New Delhi International Arbitration Centre Bill, 2019:Modi government enacted a new law in the recently concluded Parliament session to make the country a hub for international arbitration. After the passage of the new law, the New Delhi International Arbitration Centre has replaced the International Centre for Alternative Dispute Resolution with the aim to develop New Delhi as a hub for international arbitration. However, it will be long before it can emerge as a global hub for arbitration on the lines of London, Geneva, Singapore or Dubai. Legal experts believe that the country must build a strong culture for domestic arbitration and ensure time-bound disposal of the appeals involving arbitration matters to attract international arbitration.
“Before we can attract international arbitration to the country, we should build a very strong domestic arbitration culture. It should be institutional arbitration, it should not be ad-hoc arbitration,” said senior advocate Arvind Datar.
The government said rapidly changing economic activity demands speedy settlement of disputes and creation and establishment of institutional arbitration.
World over, alternative dispute resolution mechanisms have gained preference over time-consuming and complex litigation process. According to an assessment conducted in the US, for every suit filed in a court of law, almost 10 cases are resolved through arbitration.
Under Prime Minister Narendra Modi, the country has made concerted efforts to attract foreign direct investment by improving the country’s ease of doing business ranking. However, foreign investors prefer a well established judicial system and dispute resolution mechanism before investing in a country.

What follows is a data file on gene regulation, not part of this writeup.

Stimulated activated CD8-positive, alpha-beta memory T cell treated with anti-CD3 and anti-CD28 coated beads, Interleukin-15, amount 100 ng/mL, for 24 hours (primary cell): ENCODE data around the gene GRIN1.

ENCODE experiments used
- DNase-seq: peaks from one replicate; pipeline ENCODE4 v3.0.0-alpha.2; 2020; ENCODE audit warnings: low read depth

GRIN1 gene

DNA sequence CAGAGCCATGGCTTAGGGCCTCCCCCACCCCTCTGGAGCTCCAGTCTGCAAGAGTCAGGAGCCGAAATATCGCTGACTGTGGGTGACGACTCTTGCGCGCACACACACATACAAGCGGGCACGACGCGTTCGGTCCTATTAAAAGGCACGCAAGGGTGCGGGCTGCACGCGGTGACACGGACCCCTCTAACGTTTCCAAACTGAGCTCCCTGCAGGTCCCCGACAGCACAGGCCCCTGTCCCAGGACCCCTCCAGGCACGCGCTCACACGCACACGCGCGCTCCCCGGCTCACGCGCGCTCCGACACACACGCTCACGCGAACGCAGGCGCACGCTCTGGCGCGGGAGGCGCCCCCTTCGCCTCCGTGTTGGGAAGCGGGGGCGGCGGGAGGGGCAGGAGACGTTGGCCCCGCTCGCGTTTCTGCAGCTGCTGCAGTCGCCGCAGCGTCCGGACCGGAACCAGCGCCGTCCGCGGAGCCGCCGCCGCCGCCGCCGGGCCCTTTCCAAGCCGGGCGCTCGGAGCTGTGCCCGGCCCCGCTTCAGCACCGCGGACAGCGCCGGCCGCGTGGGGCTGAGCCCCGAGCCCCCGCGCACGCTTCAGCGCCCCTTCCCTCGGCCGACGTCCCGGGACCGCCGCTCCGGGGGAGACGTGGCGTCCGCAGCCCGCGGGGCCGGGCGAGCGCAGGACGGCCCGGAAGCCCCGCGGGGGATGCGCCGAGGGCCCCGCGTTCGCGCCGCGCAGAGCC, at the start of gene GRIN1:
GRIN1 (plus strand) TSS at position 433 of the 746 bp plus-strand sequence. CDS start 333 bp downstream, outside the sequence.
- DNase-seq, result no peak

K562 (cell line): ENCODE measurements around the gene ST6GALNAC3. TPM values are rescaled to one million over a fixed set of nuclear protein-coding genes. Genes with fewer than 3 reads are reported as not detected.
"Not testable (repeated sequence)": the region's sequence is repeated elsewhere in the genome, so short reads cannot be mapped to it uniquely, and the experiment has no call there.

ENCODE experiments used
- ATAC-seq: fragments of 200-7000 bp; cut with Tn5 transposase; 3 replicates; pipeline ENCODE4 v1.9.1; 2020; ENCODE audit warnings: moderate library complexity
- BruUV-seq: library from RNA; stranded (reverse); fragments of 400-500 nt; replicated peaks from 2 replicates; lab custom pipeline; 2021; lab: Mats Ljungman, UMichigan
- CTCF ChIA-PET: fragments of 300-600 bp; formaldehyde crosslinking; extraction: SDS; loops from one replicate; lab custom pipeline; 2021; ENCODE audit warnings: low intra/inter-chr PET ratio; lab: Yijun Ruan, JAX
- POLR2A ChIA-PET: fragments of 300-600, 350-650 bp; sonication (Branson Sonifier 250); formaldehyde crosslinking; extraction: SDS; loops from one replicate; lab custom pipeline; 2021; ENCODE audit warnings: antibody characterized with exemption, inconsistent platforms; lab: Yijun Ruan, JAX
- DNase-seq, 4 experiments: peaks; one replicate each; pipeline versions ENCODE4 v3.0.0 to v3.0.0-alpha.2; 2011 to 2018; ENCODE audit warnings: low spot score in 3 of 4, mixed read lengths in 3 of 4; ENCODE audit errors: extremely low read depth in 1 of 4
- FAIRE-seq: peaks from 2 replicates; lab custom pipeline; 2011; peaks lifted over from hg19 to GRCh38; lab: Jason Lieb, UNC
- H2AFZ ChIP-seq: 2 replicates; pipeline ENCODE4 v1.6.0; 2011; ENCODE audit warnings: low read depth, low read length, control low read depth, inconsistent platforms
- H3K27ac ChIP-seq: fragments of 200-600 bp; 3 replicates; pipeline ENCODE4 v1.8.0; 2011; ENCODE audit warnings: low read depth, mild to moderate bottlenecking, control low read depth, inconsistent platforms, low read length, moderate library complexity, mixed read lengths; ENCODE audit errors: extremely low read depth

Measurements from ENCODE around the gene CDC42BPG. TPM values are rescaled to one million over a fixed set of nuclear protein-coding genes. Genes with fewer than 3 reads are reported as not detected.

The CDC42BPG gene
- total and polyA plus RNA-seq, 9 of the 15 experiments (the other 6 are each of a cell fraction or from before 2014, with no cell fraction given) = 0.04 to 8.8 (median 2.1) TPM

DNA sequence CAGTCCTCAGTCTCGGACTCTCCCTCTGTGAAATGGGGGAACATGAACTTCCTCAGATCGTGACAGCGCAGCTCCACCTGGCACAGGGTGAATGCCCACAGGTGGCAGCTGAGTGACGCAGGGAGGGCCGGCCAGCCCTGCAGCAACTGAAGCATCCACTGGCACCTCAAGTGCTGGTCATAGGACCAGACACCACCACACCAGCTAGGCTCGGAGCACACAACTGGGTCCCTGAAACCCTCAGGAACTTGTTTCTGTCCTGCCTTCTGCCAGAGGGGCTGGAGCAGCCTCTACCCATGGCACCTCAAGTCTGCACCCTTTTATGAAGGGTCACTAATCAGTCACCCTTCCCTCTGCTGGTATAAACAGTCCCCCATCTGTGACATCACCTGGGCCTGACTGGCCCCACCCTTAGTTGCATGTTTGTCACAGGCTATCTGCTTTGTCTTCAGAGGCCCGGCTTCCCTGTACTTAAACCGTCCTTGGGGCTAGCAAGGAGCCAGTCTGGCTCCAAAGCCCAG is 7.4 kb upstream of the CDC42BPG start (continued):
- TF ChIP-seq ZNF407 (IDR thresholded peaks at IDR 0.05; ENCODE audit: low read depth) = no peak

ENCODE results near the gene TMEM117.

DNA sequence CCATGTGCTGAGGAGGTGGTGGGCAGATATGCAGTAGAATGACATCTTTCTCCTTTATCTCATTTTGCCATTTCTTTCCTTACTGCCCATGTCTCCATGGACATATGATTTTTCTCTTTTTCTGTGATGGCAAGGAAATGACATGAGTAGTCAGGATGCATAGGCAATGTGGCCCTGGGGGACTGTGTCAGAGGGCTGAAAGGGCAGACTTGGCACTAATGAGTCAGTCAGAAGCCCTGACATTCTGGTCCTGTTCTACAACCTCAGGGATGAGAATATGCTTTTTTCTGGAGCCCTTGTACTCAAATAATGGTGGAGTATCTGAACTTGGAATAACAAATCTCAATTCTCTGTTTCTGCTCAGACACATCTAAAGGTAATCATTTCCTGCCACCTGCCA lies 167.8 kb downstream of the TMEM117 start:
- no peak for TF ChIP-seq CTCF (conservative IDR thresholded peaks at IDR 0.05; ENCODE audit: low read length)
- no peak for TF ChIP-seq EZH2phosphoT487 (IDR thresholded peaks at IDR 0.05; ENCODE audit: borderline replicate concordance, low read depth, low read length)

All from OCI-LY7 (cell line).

“Dispute resolution process has a huge impact on the Indian economy and global perception on doing business in our country and it has become necessary to inspire confidence and credibility among the litigants of commercial disputes,” reads the New Delhi International Arbitration Centre Bill, 2019.
Lack of stable economic polices and time consuming legal process to resolve commercial disputes are considered some of the biggest hurdles in attracting foreign investment.
“There should be faster disposal of appeals at the court level. If arbitration is to be finished in 12 months then disposal of appeal at the court level should not take more than a year. It should not drag on for 3-4 years otherwise there is no point in having arbitration,” senior advocate Arvind Datar told Financial Express Online.
According to a survey conducted by a British university last year, London is the most preferred place for international arbitration followed by Paris, Singapore, and Hong Kong. In addition to these cities, Geneva, New York, Stockholm, and Dubai have also been preferred destination for international arbitration.
International arbitration centres like London have evolved highly specialised branches of arbitration like shipping arbitration, construction arbitration and metals arbitration that deal with international commercial disputes of a particular sector. Legal experts believe that the country will have to invest in capacity building in addition to timely resolution.
“In large commercial centres like Delhi, Mumbai, Chennai, and Bangalore, if there is a trained judiciary to decide arbitration cases then it can show that from start to finish it will not take more than 36 months. It will go a long way in convincing the people that things can move really fast in India,” said Arvind Datar.